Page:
Most aliens are either vaguely asian, because the mainstream loves the “exotic” or white-aliens even if they aren’t just regular human looking. Most black creators don’t get a chance to tell their stories. There are many factors for this. An unfortunate number of white fans in particular believe that black creators who write books with majority minority casts are pushing an agenda. Not to mention that placement of books by black authors is kinda random in bookstores either being put in the scifi/fantasy section or the African-American lit. section depending on geographic area. Most big companies will outright tell creators “We love your work, but no one will buy it with a predominately black cast” They think white people can’t identify with non-whites, non-whites however are expected to identify with whites. Look up the comic “Concrete Park” for the story the creators have about getting that actually made. There are a lot of industrial problems based on streotypes and institutionalized racism that constructs whiteness as a social default.
    And it’s great that you’ve written outside your zone of identity, but you’re just one person how many non-white protags have you found in Borders of BArnes and Noble or any other book store?
    I can think of maybe six strictly science fiction. And even then some of those books have very few people of color outside the protagonist

    • “There are a lot of social reasons in terms of identity, but one reason is that studio producers, publishers, etc. honestly don’t think blacks and other minorities sell.”

      “There are many factors for this. An unfortunate number of white fans in particular believe that black creators who write books with majority minority casts are pushing an agenda.”

      That may be so, but how do I, as the reader, know you are a minority author unless it is plastered on the cover of the book as part of the selling point? If you include a picture, and I look at the About the Author section, then yes. But at that point you have already piqued my interest enough to find out who this author is – I find it hard to believe the average reader is going to look at it and say, “Ooh…black person. Nope, can’t buy this one.”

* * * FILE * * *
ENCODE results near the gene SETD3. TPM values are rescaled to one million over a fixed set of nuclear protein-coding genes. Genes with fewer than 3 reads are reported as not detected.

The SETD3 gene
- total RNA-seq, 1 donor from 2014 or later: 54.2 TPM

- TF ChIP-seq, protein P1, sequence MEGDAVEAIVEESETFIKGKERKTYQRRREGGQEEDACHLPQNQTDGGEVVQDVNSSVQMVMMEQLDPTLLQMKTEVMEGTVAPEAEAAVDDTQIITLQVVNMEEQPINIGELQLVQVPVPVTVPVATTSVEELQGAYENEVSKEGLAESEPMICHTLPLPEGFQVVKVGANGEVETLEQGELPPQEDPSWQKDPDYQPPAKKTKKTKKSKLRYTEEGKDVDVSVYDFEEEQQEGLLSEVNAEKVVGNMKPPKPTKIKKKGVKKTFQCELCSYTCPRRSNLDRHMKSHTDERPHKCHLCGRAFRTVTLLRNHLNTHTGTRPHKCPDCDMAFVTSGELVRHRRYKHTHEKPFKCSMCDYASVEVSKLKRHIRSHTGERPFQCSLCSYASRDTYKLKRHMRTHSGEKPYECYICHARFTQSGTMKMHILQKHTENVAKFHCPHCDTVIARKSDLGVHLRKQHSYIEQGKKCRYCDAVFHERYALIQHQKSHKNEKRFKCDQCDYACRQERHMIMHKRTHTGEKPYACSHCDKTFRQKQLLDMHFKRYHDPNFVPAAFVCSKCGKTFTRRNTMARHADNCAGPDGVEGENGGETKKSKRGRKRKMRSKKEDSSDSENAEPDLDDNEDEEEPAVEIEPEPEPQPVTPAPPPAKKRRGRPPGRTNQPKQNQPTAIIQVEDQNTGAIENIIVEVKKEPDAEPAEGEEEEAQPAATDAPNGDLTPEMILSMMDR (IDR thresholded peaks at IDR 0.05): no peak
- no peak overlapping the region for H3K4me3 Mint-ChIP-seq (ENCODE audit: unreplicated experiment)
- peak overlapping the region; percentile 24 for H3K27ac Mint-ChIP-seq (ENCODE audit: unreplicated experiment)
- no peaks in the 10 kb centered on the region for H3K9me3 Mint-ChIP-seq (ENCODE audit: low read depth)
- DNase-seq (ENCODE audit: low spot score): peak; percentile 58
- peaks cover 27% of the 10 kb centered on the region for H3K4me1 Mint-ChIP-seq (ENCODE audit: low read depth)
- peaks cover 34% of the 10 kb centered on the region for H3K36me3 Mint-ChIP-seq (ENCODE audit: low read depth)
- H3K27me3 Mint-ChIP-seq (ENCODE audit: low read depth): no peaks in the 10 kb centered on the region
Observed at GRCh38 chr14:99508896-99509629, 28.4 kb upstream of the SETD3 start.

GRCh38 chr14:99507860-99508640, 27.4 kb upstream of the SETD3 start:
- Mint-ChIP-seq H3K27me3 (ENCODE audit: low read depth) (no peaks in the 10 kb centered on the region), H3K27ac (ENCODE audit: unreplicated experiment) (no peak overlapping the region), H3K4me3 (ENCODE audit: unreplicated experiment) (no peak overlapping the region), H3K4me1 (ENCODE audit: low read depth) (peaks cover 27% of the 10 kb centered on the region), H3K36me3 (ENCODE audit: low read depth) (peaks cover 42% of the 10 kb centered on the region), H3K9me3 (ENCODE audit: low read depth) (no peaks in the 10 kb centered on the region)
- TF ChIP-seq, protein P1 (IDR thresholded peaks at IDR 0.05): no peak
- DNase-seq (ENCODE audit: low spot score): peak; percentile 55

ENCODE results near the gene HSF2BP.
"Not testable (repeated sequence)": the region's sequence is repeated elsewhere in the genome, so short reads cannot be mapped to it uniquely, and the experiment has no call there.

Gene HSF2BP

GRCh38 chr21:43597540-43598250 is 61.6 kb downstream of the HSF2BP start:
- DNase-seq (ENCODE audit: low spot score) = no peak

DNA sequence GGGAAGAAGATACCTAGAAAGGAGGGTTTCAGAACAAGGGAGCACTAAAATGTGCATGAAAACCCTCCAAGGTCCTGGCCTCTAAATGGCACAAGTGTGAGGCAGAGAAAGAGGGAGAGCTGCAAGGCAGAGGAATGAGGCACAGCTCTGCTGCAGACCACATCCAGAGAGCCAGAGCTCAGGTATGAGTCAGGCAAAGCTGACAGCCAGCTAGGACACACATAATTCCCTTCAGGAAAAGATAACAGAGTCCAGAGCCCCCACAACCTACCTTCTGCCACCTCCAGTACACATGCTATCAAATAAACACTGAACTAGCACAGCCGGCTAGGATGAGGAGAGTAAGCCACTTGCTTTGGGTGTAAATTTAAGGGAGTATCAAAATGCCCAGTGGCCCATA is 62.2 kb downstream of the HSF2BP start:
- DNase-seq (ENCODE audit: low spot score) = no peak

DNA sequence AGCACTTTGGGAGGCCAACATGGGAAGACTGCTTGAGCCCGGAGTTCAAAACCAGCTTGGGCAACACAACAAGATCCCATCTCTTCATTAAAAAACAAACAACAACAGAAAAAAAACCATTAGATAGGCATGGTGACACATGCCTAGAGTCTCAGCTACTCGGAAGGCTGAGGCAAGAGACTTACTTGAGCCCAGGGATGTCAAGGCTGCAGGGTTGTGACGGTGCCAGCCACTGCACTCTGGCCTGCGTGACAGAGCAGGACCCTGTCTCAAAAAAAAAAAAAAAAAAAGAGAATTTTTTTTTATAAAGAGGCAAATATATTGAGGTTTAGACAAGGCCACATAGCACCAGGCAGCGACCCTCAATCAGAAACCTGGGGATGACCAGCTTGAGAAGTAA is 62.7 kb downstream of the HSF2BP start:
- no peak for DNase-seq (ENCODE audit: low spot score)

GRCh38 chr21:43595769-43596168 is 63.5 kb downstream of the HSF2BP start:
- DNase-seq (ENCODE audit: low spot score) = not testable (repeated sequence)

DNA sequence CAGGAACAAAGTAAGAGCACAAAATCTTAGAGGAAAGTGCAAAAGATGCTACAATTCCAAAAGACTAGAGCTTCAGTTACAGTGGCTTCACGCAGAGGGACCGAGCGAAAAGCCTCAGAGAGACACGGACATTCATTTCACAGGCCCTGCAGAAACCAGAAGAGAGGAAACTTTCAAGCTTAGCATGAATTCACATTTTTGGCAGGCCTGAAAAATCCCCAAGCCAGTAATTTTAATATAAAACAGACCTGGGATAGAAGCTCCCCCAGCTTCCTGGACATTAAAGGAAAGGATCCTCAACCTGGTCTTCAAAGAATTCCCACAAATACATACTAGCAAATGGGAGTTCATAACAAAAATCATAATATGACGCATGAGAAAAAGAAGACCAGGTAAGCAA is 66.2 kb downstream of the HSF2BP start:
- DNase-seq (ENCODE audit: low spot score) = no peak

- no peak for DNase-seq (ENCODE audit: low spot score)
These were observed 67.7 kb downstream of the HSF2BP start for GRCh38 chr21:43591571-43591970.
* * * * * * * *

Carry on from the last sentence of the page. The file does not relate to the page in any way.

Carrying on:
And it could be explained as easily with my overall argument as any other: the average reader of the genre is young, white, men, therefore the marketers of the genre market to that demographic.

      “And it’s great that you’ve written outside your zone of identity, but you’re just one person how many non-white protags have you found in Borders of Barnes and Noble or any other book store?”

      I don’t know because I don’t pay much attention to the race or even physical description of the characters, to be honest. And if the author was good, they didn’t include much because they created a world that was lush enough, and a character that was rich enough, that my mind filled in the blanks.

      As to the “zone of identity” part, I’m not sure what that means. I was raised in a rather conservative, white, and largely under-educated rural town – with strong religious overtones. That should probably be my identity, but it is not – not by a long shot. That is another example of typing demographics: as a general rule, you would expect someone from my area to either eschew books, or read Dan Brown and Tom Clancy novels for entertainment and Chicken Soup for the Whatever for anything else.

      But, I will agree that minorities are underrepresented – whether they be LGBT, black, asian, or women – but, again, I do not believe it is some systemic problem of racism, sexism, or anything of the sort: it is basic marketing. And until those in charge understand the change in demographics, they won’t change who they target.